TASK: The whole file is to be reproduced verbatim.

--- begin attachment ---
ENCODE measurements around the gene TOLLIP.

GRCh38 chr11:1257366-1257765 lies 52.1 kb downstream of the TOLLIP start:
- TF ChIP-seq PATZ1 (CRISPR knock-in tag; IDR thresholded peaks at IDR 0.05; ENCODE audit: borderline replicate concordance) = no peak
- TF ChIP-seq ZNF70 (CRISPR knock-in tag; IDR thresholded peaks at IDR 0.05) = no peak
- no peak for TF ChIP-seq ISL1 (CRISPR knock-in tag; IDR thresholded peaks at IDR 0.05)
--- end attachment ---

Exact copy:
ENCODE measurements around the gene TOLLIP.

GRCh38 chr11:1257366-1257765 lies 52.1 kb downstream of the TOLLIP start:
- TF ChIP-seq PATZ1 (CRISPR knock-in tag; IDR thresholded peaks at IDR 0.05; ENCODE audit: borderline replicate concordance) = no peak
- TF ChIP-seq ZNF70 (CRISPR knock-in tag; IDR thresholded peaks at IDR 0.05) = no peak
- no peak for TF ChIP-seq ISL1 (CRISPR knock-in tag; IDR thresholded peaks at IDR 0.05)